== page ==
7 Outdated Hair Care Myths You Should Ditch ASAP If You Want Healthy Hair

From plucking out gray hairs to trimming split ends, here are some of the most common myths debunked for good.

Beauty myths have been around for centuries. Some have been debunked thanks to science, and some of them are so ingrained in our minds that we don’t even question them anymore. I am one of those people who grew up believing every single hair myth my grandma told me, which I never questioned because she had long and beautiful hair. Still, for some reason, they never really worked for me. What happens a lot as well is that we blindly believe in these traditional tips and myths without realizing that the technology used to make these products in the past has changed a lot, so they’re not that up to date. So, without further ado, I’m going to shatter all these myths we follow blindly and that could actually be damaging your hair more than you realize.

Your hair grows faster if you trim it regularly.

Let’s start with one of the most common hair anxieties: growth. Most people want their hair to grow really fast, especially after getting a bad haircut, but the thing is that this depends on each person's hair (even the length it will reach in your life). Some people have faster (or slower) growth cycles than others, so there’s nothing you can do to speed up the process. Now, when it comes to the myth of trimming it regularly, I’ve always been a bit skeptical. First, because hair grows from the roots, so I don’t really get why trimming the ends would accelerate the process. Secondly, the only thing that would actually make sense is that you get rid of all those horrible spits ends, so your hair looks healthy overall, but it will actually continue growing at the same speed.


Sleeping with braids makes your hair grow faster.

I believed this one all my childhood and teenage years, and nothing extraordinary ever happened. In fact, I think the braids made it worse. Braiding your hair that often can actually damage it since it can break it and lead to split ends, weak hair, and damage your follicles, preventing healthy growth. No matter how many people tell you otherwise, the "braids make your hair grow" myth is false, and the less you restrict and tighten your hair, the better.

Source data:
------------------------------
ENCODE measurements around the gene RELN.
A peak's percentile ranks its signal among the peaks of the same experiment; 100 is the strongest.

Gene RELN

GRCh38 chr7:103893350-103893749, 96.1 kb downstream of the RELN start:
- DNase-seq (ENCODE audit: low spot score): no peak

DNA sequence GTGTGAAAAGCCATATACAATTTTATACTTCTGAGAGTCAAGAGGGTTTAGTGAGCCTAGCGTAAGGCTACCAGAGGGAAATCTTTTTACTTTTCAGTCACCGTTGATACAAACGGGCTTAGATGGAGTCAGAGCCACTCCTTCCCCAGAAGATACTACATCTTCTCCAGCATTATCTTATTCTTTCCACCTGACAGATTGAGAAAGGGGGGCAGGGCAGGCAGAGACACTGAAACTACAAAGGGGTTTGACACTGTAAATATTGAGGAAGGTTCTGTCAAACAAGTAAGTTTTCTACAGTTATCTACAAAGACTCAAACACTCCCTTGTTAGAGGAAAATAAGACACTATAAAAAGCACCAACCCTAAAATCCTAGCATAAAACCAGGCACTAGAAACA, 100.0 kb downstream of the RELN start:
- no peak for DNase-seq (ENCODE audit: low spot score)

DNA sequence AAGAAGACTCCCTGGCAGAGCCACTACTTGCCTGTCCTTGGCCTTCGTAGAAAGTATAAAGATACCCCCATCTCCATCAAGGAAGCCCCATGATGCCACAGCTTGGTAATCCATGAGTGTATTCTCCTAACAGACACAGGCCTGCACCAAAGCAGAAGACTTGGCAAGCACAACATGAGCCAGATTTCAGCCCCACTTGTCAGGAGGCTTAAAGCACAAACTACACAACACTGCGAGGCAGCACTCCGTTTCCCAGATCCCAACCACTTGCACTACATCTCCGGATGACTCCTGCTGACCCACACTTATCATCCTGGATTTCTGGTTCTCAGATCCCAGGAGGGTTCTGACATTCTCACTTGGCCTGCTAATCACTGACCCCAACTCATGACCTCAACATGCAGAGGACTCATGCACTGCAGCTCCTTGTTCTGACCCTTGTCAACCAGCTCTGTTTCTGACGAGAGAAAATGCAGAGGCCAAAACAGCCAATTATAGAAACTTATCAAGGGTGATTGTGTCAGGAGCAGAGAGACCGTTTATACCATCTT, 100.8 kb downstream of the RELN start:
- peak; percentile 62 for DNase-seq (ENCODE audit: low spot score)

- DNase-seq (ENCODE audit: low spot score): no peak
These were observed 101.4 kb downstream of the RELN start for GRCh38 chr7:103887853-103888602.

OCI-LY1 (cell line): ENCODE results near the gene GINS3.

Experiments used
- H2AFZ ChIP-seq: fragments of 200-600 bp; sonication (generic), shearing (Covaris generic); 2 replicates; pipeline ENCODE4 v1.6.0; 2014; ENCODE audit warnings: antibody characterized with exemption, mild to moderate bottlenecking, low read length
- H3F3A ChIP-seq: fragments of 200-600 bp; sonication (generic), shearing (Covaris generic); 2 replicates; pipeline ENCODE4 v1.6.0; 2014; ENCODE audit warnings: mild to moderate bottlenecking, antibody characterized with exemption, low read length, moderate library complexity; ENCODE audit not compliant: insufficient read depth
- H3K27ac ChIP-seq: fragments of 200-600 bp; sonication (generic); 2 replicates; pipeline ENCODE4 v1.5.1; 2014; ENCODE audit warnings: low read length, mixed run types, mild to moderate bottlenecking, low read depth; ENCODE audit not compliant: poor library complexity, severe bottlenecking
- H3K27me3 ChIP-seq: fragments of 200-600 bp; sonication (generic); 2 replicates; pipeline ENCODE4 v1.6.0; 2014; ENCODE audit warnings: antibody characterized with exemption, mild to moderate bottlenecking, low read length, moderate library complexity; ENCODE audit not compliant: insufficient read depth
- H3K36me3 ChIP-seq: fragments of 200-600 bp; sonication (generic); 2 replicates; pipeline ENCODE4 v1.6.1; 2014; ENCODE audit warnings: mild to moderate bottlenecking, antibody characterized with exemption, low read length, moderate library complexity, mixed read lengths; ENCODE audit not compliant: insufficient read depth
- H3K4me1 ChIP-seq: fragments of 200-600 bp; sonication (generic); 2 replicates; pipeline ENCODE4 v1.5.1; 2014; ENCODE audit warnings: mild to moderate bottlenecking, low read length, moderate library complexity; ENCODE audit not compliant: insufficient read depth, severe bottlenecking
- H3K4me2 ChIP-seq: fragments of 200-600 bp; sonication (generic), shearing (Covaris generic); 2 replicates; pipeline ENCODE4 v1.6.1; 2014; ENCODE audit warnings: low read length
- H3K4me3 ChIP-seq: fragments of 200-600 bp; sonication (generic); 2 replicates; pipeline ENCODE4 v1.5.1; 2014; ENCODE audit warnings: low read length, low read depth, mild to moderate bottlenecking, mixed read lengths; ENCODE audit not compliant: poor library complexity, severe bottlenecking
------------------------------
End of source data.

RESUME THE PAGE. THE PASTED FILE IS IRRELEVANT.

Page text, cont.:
Stress can turn your hair gray.

If I had a penny for every time my mom told me I would give her gray hair, I’d probably be enjoying a luxurious life on a remote island. I don’t see the connection, but this is a very old myth that passes from generation to generation. Actually, gray hairs appear when the follicles stop producing melanin, and this can happen at any age (even childhood); in other words, this is determined by our genes. Now, if graying is already in your genes, it’s possible for stress to accelerate the aging process of many cells, though it’s not the cause, as we’re made to believe.


If you pluck one gray hair, two more will grow.

Of course, now that we’re talking about gray hair we had to discuss this strange myth that I must confess I fear a lot, and for that reason, I cut my gray hairs instead of plucking them out. But let’s get to the bottom of this: if you pluck a gray hair, two more won't grow. It’s not the mythological Hydra. What does happen when you constantly pluck hairs from the same area, is that you can actually weaken the follicles, and it won't grow back anymore. So, why not embrace them, or if you really don’t like them, you can cut them or even dye your hair.


You should brush your hair 100 times a day.

We’ve all seen this in movies or we've heard it from a family member… but where did this come from? Seriously! Apparently, brushing your hair 100 times (exactly) stimulates the follicles and gives some natural shine to your hair. However, it’s actually the opposite: brushing it that much can do a ton of damage to your hair and even lead to hair loss. What happens is that the friction of the brush applied that many times will eventually make your hair thinner and more prone to breakage, split ends, and will eventually stop growing that much.


Oils are oily hair's worst enemy.

This myth does make a little sense, actually. If you hate your oily hair and want to do something that will fight it, you'd want a product that dries it, right? Well, not really. Many essential oils are often recommended to be applied only from the middle to the ends. The idea here is to hydrate the hair that’s not getting as many essential nutrients from the follicles. So, if you have oily hair, you can still apply it if you avoid the follicles and find the right oil that will help you hydrate and nourish your hair and not make it produce more oil. 


Conditioner can make your hair fall out.

Our last myth is related to conditioner. I remember someone telling me once that my hair was falling out because I was using too much hair conditioner. It turns out that it had nothing to do with the conditioner, and it was actually a natural process in my hair's cycle. So, while not every conditioner will improve your hair (and it’s highly advisable that you get one made with natural ingredients), they won’t damage your hair or make it fall out either. On the contrary, using conditioner properly can actually make your hair healthier and softer.


Your hair is one of the most important aspects of your appearance. No matter how great your outfit or your makeup are, if your hair looks dull and unhealthy, you won't look your best. For that reason, I think it’s really important to know the best routines and products for your hair, and whether the ones you're currently using actually work or are just making things worse.


Here are other hair-related articles you should read:

5 Easy Homemade Masks For Extremely Damaged Hair

5 Ways You Can Pull Off The Original Cool Girl Haircut

The Hair Color You Must Try If You Love Pink Shades But Hate Intense Bleaching